Petitioner also asserts that he is entitled to habeas relief because his conviction was against the "weight of the evidence." It is well-established that weight of the evidence claims are not cognizable on federal habeas review because they do not present a federal constitutional issue. See, e.g., Holder v. Perlman, No. 06 CV 5590, 2009 WL 1491160, at *5 (E.D.N.Y. May 27, 2009); Taylor v. Poole, 538 F.Supp. 2d 612, 618 (S.D.N.Y. 2008). "Weight of the evidence" claims stem from N.Y.C.P.L. § 470.15(5), which allows an intermediate appellate court to reverse or modify a conviction where the court determines that the verdict was, in whole or in part, against the weight of the evidence, meaning that the "trier of fact has failed to give the evidence the weight it should be accorded." See People v. Bleakley, 515 N.Y.S.2d 761, 763 (N.Y. 1987) (distinguishing weight of the evidence claims from claims based on the legal sufficiency of the evidence). However, federal habeas review is not available to address errors involving state law. See 28 U.S.C. 2254(a) ("a district court shall entertain an application for a writ of habeas corpus on behalf of a person in custody pursuant to the judgment of a State court only on the ground that he is in custody in violation of the Constitution or laws or treaties of the United States.").
III. Trial Court's Refusal to Provide an Affirmative Defense Jury Instruction
As a second ground for habeas relief, Petitioner argues that the trial court violated his due process right to a fair trial by refusing to instruct the jury on the "non-slayer" affirmative defense to felony murder. Respondent asserts that a failure to instruct a jury with respect to an affirmative defense does not raise a federal constitutional claim and cites Vega v. Walsh, No. 06 CV 3246, 2007 WL 539143 (E.D.N.Y. Feb. 16, 2007) (" Vega II") in support of this proposition. Resp. Br. at 18.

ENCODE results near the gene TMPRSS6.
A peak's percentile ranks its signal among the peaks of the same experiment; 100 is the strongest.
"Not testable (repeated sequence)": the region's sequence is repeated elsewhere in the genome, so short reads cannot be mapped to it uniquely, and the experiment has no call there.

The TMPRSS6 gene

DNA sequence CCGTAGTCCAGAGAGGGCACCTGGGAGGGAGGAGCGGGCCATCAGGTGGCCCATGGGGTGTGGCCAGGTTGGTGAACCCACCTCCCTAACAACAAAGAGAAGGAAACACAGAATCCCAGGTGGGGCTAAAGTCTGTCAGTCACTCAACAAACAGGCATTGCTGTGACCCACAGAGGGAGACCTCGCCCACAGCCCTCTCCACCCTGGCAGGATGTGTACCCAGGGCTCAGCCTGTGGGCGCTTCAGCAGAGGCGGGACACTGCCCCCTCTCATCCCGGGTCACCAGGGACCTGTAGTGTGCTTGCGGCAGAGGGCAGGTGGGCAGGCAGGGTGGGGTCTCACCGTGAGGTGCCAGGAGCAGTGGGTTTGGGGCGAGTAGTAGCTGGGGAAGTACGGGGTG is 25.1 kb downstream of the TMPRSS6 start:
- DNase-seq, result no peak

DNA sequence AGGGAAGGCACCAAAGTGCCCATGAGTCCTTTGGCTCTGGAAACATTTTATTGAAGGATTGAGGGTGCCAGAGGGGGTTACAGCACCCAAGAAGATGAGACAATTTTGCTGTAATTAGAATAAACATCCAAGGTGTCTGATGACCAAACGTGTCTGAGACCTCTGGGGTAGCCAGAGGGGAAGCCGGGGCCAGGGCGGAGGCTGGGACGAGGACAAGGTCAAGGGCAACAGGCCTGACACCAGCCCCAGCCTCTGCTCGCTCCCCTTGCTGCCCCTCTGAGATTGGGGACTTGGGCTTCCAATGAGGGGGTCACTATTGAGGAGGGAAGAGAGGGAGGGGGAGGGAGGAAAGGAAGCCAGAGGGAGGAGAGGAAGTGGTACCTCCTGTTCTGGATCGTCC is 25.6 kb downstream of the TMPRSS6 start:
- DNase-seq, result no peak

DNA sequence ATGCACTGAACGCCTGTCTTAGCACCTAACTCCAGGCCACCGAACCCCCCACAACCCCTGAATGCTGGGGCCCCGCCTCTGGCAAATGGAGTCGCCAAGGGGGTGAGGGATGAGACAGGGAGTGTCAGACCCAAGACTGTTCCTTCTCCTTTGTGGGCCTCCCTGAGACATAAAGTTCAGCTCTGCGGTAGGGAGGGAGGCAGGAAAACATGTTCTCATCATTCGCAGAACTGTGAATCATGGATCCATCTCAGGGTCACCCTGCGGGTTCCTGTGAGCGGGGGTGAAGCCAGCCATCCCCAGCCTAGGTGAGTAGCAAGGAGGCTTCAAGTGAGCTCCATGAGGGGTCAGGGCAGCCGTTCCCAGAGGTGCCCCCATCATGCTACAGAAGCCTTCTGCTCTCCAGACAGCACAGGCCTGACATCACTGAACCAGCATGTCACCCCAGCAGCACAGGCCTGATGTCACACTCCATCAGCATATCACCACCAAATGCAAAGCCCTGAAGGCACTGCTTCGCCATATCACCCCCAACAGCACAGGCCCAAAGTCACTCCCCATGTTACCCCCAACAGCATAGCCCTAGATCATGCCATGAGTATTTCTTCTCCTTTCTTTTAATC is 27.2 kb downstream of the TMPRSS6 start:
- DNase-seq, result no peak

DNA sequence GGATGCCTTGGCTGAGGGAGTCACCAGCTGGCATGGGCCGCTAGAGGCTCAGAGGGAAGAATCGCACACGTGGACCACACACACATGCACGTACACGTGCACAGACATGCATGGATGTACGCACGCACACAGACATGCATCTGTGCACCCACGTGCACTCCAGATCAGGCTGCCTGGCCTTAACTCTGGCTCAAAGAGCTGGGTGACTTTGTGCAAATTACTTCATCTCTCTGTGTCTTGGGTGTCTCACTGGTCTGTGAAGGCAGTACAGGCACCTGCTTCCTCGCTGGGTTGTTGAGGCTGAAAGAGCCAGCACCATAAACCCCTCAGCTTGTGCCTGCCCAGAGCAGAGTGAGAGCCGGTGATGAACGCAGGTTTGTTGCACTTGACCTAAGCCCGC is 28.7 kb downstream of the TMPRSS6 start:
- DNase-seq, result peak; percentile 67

Vega II — which relies on the district court's previous decision in the same case, Vega, No. 06 CV 3246 (ERK), 2007 WL 812791, at *1 (E.D.N.Y. Jan. 8, 2007) (" Vega I") — appears to support this broad proposition. In his § 2254 petition, Vega argued that the State trial judge had erred in failing to charge the jury on the affirmative defense of entrapment pursuant to N.Y. Penal Law § 40.05. Noting that the Supreme Court has held that the entrapment defense "is not of a constitutional dimension," United States v. Russell, 411 U.S. 423, 433 (1973), the district court rejected that argument, ruling that questions as to "whether the defense should be available to a defendant and whether the failure to charge the defense is correct, are purely matters of New York State law that are not subject to review in a habeas corpus proceeding." Vega I, No. 06 CV 3246 (ERK), 2007 WL 812791, at *1 (E.D.N.Y. Jan. 7, 2007). The district court distinguished Jackson v. Edwards, 404 F.3d 612 (2d Cir. 2005), in which the Second Circuit granted habeas relief where a trial judge failed to charge justification, by noting that justification is a defense — not an affirmative defense. Id. The district court reasoned: